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Usually when a car gets as many mid-life updates as the Infiniti Q50 is getting for 2016, it happens when said car is a complete and total failure, in desperate need of revamping to revive its fortunes. That isn’t the case with the Q50; it was always a decent car, just not a great one, and up against some of the fiercest competition around.

Now it gets an array of improvements, most notably an all-new 3.0-liter twin-turbo V6 with 400 horsepower and 350 lb-ft of torque, plus massive tweaks to its drive-by-wire Direct Adaptive Steering system. After driving it, I can say the Q50 is closer to the car it should have been from the beginning. But is that enough?

(Full disclosure: The Infiniti folks needed me to drive the updated Q50 so badly they put me up in the fancy Hotel Emma in my hometown of San Antonio, Texas and paid for all my food and booze.)

Swings And Misses

Launched in 2013, the Q50 was both the successor to Infiniti’s ultra-popular G series of sedans and an attempt to find carve out real brand identity after decades spent fumbling around in the darkness with hit-or-miss luxury’d-up JDM Nissans.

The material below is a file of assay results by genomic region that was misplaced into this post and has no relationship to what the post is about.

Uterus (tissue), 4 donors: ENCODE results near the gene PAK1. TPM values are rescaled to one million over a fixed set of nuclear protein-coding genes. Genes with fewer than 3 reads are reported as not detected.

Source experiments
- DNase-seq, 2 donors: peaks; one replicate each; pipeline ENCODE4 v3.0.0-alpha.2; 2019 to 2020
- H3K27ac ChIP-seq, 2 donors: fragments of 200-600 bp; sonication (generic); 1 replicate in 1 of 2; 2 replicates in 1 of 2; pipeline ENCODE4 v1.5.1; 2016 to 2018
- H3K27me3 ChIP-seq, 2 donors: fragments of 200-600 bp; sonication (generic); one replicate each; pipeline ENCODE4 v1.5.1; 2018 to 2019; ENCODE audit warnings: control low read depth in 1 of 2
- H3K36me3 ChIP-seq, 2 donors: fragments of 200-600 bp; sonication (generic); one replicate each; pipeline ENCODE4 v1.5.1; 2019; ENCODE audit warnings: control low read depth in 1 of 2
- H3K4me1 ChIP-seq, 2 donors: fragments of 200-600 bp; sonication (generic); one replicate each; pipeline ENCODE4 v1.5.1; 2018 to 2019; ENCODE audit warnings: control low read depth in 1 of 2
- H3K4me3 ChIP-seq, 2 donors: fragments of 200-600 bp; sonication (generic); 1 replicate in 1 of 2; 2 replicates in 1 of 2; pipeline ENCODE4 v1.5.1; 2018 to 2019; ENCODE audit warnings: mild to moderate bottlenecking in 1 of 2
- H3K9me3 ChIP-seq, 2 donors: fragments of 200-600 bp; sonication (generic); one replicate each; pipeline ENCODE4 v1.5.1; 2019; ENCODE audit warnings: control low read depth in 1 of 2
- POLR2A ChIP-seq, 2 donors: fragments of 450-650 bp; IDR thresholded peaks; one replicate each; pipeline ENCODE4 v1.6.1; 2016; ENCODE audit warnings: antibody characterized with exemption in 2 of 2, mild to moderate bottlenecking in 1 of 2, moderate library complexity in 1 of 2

It worked and it didn’t. On one hand the Q50 is Infiniti’s best-selling car. On the other hand the Q50 never garnered the enthusiasm or reputation for BMW-fighting (or tuning) that the G35 and G37 did.

An M-slaying Eau Rouge performance version with the Nissan GT-R’s engine never materialized in production form despite much hype, nor did the manual gearbox alluded to at launch. It was fine on paper, just not that much fun to drive on real roads.


And the car’s killer app, the steer-by-wire Direct Adaptive Steering, has stayed on the Q50 and the Q50 alone. Usually that kind of vaunted tech proliferates across the entire lineup. The fact that it didn’t is very telling and indicates it probably wasn’t ready for prime time.


Infiniti says it is now, as is the rest of the Q50, which gets a much wider lineup for a lower entry price and more expensive top end. The venerable 3.7-liter VQ V6 engine, found in many a Nissan and Infiniti but now old enough to buy its own cigarettes, is gone.

Its successor, the VR V6 is smaller, turbo-ier, lighter, more efficient and more powerful in top trim. It comes in 300 and 400 HP flavors on this car. There’s also an entry-level 2.0-liter turbo four now, a Mercedes-derived engines with 208 HP. The 3.5-liter, 360 HP hybrid V6 sticks around.


An Engine That Makes You Pay Attention

Infiniti knows it needs to try and re-establish the Q50’s performance car creds, which is probably why the only car available to test was the top-shelf, 400 HP Q50S Red Sport. (They wanted me to mention that despite the name, it comes in more colors than just red. So, yeah: It comes in more colors than just red.)